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It would not be inevitable that Iran would lash out violently in response to an American air campaign, but no American president should blithely assume that it would not.
The report continues:
However, because many Iranian leaders would likely be looking to emerge from the fighting in as advantageous a strategic position as possible, and because they would likely calculate that playing the victim would be their best route to that goal, they might well refrain from such retaliatory missile attacks. — Brookings Institution’s 2009 ‘Which Path to Persia?‘ report, page 95.
The depths of depravity and overt criminality exhibited around the tables of US policy makers like the Brookings Institution opens the door to literally any and all options conceivable to garner the support of global public opinion and procure the necessary pretext for war with Iran. If the Brookings Institution is willing to propose the use of listed terrorist organizations to wage a campaign of terror inside Iran against its government, military, and citizens, why not back terrorists to carry out attacks in India, Georgia, and more recently in Bangkok, Thailand?
Boot also fails to mention that the current government ruling Thailand, is through proxy by Thaksin Shinawatra, a former Carlyle Group adviser, and recipient of extensive US backing, including lobbying services from fellow Carlyle member James Baker and his firm Baker Botts, warmonger Robert Blackwill of Barbour Griffith & Rogers, and PNAC signatory Kenneth Adelman of Edelman. During Thaksin’s term in office from 2001 until a coup ousted him in 2006, upon the eve of which he was literally reporting to the Council on Foreign Relations in New York, he had committed Thai troops to the US invasion of Iraq and allowed the CIA to use Thailand for its abhorrent rendition program.
There would be no US ally more willing to sow terror in the streets of his own nation than Thaksin Shinawatra who while currently living in self-imposed exile to escape a two-year prison sentence for corruption, is running the government by proxy through his own sister, Yingluck Shinawatra recently elected as Thailand’s Prime Minister.
In 2010, in a bid to return to power, Thaksin called for a people’s war, fielding approximately 300 armed militants amongst a mob of approximately 15-30 thousand protesters in the streets of Bangkok and leading 2 months of violence that left 91 dead, thousands injured and wide scale arson called on by Thaksin’s political lieutenants in the streets.
With many of the very men who helped Thaksin facilitate this violence, politically if not logistically, now holding key positions of power throughout his proxy government, coordinating with foreign intelligence and local patsies to carry out a staged provocation would be an effortless task. Thaksin’s deputy prime minister Chalerm Yoobamrung had already begun playing along with US claims of Hezbollah operating in, of all places, in Bangkok, and even arrested suspects allegedly linked to Hezbollah.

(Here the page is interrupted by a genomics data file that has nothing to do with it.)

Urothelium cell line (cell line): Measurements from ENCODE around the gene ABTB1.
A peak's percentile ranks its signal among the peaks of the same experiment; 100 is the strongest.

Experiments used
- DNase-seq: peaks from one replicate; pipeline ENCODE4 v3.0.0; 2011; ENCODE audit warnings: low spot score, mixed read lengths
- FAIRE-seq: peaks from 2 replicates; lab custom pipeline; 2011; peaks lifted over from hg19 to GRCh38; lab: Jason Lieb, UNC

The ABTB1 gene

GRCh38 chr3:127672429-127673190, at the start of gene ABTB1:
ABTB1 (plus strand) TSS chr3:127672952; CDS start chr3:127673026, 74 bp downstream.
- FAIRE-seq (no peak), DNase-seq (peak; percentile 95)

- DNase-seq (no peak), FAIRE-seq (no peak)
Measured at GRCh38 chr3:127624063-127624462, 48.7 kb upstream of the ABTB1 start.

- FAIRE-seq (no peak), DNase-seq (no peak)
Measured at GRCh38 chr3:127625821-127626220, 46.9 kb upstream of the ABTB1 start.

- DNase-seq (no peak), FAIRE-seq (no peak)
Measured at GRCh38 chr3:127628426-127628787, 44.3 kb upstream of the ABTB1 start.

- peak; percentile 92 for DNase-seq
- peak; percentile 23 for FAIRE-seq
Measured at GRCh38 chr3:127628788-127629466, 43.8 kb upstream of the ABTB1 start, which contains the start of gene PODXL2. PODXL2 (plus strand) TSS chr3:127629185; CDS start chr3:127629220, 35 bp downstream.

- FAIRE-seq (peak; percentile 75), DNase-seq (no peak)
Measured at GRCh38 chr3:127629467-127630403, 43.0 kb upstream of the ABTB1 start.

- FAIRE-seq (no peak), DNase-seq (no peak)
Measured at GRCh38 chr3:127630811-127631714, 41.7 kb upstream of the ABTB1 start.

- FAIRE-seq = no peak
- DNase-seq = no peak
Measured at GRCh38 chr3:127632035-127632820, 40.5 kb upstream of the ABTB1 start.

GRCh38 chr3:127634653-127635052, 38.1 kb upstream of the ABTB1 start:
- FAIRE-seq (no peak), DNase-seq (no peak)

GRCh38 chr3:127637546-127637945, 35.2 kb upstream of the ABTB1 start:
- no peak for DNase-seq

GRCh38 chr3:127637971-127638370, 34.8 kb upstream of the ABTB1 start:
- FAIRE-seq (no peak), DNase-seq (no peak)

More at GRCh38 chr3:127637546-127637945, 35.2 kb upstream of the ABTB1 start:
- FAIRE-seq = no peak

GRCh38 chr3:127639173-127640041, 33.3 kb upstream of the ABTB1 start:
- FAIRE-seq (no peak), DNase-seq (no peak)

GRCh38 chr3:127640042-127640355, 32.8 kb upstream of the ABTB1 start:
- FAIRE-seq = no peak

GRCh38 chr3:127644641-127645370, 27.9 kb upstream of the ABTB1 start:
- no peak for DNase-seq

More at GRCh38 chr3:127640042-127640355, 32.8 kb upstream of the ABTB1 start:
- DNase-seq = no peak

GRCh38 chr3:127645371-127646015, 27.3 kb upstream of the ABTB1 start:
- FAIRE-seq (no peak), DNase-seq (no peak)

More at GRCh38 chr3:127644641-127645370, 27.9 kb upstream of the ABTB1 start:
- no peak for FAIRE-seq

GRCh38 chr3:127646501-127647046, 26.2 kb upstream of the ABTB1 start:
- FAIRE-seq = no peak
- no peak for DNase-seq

A Problem of Credibility
The problem ultimately is that the United States and Israel have put to paper a conspiracy to provoke a war with Iran by crushing it economically, attacking it covertly, surrounding it militarily, undermining it politically, and even going as far as funding, training, and arming terrorists to murder the Iranian people themselves. Nothing the West says now, even if it were true, without absolute, irrefutable evidence to back it up, is worth the paper it is written on. Every alleged attack, every pretext they put forward, every excuse for this clearly unprovoked war, must first be suspected as a manufactured provocation until otherwise proven by independent sources — excluding Wall Street proxies like Thailand’s current government and the NATO-bent officials of Tbilisi, Georgia.
What should worry readers the most is that if the US and Israel really are carrying out a global campaign of false-flag attacks to finally garner their elusive justification for an otherwise indefensible act of aggression, how far they are willing to go if public opinion fails to be swayed by these suspicious incidents?
The West is now collectively reaping the misfortune President Dwight Eisenhower warned us against in allowing the acquisition of unwarranted influence by the military-industrial complex. These corporate-financier interests have bent the will of nations with that influence to assume an increasingly reckless and self-destructive course, financially, socially, and now militarily. When we read policy papers from our own nation’s policy makers conspiring to arm terrorists and unleash them on an unwilling adversary, we have become the very evil we had long believed ourselves to be the guards against.
By undermining, dismantling, and ultimately replacing this unwarranted influence through boycotts and local, pragmatic solutions, we can adjust our course back toward one that suits our own collective destiny rather than that of an increasingly depraved, parasitic oligarchical elite.